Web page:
Background: Dual antiplatelet therapy for stent-assisted coiling of cerebral aneurysms is essential to prevent thromboembolic complications. There is concern that Y-stent-assisted coiling may increase thromboembolic complications compared with coiling with a single stent. Several reports have demonstrated that cilostazol may improve clopidogrel responsiveness. We investigated whether triple antiplatelet therapy with addition of cilostazol to aspirin plus clopidogrel for Y-stents can prevent thromboembolic events.
Methods: Between July 2010 and October 2012, we treated 40 consecutive aneurysms with coil embolization using Enterprise stents. At the peri-procedural period, dual antiplatelet agents (100 mg aspirin and 75 mg clopidogrel) were used for the single stent group (n = 36), and triple antiplatelet agents (addition of 200 mg cilostazol) were used for the Y-stent group (n = 4). We evaluated post-operative diffusion-weighted imaging (DWI) and any complications. We assessed the following for statistical analysis: age, sex, aneurysm location, shape, and size, neck size, size of parent vessels, and stent length.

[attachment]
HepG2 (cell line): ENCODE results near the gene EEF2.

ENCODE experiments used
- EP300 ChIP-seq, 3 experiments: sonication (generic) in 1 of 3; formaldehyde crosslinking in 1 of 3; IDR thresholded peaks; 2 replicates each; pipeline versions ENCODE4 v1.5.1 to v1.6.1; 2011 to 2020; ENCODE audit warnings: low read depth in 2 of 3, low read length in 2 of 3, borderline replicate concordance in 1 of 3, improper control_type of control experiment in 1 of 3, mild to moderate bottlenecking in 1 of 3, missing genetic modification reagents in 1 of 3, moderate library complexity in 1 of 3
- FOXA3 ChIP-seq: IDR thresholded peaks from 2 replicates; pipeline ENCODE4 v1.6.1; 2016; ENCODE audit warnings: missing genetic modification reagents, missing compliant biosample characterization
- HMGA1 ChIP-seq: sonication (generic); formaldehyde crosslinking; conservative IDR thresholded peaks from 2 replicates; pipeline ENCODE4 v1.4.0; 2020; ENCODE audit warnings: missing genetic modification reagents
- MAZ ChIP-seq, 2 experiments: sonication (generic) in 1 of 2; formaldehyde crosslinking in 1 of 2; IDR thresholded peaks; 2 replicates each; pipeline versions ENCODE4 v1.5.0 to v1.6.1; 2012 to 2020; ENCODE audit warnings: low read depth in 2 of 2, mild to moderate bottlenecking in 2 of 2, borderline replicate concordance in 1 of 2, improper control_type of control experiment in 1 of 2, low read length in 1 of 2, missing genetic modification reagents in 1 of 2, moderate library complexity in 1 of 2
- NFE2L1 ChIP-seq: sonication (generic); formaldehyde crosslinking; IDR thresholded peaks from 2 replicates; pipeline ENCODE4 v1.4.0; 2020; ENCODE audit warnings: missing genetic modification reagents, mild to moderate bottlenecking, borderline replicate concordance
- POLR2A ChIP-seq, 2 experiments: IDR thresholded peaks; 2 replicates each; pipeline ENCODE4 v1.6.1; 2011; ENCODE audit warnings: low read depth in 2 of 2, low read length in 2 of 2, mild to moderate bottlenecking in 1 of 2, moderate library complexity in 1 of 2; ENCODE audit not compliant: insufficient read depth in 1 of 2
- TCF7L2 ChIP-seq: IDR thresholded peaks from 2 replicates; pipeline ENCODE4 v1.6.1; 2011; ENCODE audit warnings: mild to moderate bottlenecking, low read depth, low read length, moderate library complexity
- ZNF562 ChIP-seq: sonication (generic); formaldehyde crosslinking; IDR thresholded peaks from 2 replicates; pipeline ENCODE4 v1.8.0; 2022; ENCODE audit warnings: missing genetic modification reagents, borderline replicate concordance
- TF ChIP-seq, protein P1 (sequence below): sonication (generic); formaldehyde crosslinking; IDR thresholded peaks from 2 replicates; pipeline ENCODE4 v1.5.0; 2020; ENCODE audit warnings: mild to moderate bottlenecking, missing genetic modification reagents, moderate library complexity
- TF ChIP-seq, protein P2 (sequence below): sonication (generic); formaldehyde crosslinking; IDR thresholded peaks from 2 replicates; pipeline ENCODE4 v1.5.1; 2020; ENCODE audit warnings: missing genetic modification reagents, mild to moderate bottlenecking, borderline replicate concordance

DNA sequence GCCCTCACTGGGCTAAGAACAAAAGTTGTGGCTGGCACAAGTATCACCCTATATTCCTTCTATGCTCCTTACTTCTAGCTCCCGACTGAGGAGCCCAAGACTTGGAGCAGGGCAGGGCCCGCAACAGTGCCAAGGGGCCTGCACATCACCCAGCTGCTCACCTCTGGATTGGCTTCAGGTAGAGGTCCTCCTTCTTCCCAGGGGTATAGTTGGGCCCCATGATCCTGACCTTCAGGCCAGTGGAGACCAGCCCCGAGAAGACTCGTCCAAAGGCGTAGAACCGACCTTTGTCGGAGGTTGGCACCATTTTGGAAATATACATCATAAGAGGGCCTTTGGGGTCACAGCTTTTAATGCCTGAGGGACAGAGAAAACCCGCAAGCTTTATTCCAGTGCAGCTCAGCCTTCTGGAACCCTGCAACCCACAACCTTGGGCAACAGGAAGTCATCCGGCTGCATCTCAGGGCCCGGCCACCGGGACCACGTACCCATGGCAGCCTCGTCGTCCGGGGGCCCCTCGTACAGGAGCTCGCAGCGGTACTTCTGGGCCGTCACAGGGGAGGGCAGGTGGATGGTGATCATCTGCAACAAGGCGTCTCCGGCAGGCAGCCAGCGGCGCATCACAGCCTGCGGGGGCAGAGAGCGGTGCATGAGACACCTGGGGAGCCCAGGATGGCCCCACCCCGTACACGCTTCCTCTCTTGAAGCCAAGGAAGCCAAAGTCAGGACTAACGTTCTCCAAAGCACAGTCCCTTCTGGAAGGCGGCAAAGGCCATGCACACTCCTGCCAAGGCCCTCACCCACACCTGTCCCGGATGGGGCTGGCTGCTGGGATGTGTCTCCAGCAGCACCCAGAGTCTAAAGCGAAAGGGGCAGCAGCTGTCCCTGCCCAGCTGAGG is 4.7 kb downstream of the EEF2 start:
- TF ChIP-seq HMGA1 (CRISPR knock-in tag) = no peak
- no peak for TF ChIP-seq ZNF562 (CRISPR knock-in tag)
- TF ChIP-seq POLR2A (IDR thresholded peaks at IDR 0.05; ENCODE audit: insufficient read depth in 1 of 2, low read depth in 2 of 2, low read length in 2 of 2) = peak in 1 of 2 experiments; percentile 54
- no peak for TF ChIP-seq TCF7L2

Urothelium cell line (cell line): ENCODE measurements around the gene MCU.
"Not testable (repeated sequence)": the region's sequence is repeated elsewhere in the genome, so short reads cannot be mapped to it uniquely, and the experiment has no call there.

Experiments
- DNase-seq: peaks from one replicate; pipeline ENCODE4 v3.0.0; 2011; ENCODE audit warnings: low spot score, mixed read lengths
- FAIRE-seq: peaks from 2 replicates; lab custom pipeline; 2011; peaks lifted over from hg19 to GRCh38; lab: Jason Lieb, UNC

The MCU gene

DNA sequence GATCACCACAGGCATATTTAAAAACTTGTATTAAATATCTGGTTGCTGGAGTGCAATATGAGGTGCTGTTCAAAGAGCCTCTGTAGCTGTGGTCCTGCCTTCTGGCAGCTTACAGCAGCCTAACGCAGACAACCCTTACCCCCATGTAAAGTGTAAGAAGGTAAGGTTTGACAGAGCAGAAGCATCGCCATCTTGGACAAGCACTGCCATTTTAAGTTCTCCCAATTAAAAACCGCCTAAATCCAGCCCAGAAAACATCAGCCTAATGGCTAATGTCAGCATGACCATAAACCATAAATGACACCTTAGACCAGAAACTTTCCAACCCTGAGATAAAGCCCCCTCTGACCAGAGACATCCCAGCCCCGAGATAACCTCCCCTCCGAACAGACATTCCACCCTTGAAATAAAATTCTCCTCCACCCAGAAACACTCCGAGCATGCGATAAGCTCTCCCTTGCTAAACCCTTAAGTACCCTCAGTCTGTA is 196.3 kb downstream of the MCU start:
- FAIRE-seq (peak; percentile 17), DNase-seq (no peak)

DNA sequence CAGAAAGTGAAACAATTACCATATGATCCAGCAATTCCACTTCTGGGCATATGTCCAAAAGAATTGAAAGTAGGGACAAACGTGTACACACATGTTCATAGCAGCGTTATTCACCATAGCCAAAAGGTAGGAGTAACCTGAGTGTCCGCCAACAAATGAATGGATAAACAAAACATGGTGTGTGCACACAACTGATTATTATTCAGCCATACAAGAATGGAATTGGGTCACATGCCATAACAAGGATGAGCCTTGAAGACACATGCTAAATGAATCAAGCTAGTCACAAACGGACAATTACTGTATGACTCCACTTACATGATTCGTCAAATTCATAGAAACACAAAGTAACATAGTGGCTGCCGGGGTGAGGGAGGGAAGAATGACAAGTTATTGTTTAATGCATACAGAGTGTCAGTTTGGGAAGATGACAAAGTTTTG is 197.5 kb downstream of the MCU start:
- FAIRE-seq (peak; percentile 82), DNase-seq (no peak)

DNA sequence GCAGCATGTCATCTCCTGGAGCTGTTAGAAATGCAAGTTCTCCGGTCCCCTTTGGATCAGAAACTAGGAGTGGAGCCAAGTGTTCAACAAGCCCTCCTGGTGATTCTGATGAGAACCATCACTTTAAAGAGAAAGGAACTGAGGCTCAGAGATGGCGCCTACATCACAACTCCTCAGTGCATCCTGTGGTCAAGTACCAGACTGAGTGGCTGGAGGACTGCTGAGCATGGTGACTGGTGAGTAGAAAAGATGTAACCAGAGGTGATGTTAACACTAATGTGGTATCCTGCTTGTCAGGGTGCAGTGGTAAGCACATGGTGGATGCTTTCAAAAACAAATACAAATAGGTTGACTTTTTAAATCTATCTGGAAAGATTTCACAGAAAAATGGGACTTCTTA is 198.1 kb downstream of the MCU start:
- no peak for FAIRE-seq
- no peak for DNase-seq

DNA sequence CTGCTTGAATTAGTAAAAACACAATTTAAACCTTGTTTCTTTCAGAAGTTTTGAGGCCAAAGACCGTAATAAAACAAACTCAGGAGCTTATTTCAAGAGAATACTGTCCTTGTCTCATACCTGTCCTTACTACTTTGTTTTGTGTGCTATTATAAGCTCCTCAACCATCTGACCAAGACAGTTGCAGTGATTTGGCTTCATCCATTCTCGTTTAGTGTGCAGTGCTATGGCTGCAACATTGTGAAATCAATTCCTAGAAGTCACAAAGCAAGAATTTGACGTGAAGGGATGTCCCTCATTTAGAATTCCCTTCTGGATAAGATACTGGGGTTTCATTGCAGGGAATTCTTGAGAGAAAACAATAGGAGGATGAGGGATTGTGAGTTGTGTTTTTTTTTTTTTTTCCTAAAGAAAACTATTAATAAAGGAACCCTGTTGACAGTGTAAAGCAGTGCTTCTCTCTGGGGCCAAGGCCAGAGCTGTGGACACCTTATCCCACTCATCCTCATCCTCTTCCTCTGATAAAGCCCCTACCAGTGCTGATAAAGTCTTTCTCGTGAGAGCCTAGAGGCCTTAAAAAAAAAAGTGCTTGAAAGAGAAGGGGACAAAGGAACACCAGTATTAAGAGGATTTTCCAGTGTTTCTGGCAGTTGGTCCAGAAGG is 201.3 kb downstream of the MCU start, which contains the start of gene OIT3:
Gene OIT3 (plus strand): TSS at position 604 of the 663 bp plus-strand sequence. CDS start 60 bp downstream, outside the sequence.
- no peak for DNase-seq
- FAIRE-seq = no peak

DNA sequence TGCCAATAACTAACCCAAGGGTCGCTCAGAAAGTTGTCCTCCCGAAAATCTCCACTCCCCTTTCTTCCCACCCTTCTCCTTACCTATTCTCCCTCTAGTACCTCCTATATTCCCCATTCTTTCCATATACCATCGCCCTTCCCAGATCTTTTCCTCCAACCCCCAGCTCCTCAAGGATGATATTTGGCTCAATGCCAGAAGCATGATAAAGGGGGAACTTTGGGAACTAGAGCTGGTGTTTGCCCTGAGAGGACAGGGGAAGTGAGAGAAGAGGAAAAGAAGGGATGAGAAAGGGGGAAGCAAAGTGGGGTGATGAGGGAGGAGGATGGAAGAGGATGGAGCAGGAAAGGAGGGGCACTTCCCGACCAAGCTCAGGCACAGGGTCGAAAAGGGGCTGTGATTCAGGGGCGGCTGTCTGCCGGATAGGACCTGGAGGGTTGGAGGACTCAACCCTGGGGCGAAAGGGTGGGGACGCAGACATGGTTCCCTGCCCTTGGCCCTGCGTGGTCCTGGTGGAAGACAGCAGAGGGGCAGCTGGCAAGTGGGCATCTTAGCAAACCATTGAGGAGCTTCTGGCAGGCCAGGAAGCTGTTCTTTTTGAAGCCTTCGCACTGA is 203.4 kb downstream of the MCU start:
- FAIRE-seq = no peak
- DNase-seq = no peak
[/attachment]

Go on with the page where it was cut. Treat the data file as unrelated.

Results: We found two neurological peri-procedural complications: one transient ischemic attack and one infarction. Both complications belonged to the Y-stent group, which was a significant factor of thromboembolic events (P = 0.008). There were no other significant factors related to neurological complications or positive DWI. For subgroup analysis of the single stent group, stent length was significantly longer in positive DWI than negative DWI (P = 0.04). In the follow-up period of 20 ± 8.6 months, there were no symptomatic late complications in any patients.
Conclusions: Although the number of patients in the Y-stent group is small, this group had a significantly higher risk of thromboembolic complications. While our protocol of a routine dose of dual antiplatelet therapy may be sufficient for single stent therapy, our protocol of a routine dose of triple antiplatelet therapy for Y-stents may not prevent thromboembolic events. This suggests that evaluation of platelet function may be essential, especially for Y-stents.